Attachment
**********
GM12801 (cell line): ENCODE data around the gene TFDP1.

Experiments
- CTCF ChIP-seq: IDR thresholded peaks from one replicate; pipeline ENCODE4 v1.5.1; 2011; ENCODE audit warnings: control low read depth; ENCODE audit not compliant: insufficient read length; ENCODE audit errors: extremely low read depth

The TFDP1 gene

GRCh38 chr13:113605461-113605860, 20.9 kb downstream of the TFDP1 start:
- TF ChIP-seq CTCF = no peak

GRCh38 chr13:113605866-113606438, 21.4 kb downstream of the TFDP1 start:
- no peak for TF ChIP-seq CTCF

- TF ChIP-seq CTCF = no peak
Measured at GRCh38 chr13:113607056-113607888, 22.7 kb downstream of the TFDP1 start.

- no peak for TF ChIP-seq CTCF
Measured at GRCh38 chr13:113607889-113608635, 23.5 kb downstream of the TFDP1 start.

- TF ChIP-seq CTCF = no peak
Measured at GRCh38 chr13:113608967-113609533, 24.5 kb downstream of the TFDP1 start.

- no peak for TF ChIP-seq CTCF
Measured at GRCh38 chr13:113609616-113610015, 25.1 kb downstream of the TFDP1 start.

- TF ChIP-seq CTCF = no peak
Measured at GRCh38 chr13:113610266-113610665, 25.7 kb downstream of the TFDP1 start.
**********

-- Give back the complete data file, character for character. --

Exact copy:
GM12801 (cell line): ENCODE data around the gene TFDP1.

Experiments
- CTCF ChIP-seq: IDR thresholded peaks from one replicate; pipeline ENCODE4 v1.5.1; 2011; ENCODE audit warnings: control low read depth; ENCODE audit not compliant: insufficient read length; ENCODE audit errors: extremely low read depth

The TFDP1 gene

GRCh38 chr13:113605461-113605860, 20.9 kb downstream of the TFDP1 start:
- TF ChIP-seq CTCF = no peak

GRCh38 chr13:113605866-113606438, 21.4 kb downstream of the TFDP1 start:
- no peak for TF ChIP-seq CTCF

- TF ChIP-seq CTCF = no peak
Measured at GRCh38 chr13:113607056-113607888, 22.7 kb downstream of the TFDP1 start.

- no peak for TF ChIP-seq CTCF
Measured at GRCh38 chr13:113607889-113608635, 23.5 kb downstream of the TFDP1 start.

- TF ChIP-seq CTCF = no peak
Measured at GRCh38 chr13:113608967-113609533, 24.5 kb downstream of the TFDP1 start.

- no peak for TF ChIP-seq CTCF
Measured at GRCh38 chr13:113609616-113610015, 25.1 kb downstream of the TFDP1 start.

- TF ChIP-seq CTCF = no peak
Measured at GRCh38 chr13:113610266-113610665, 25.7 kb downstream of the TFDP1 start.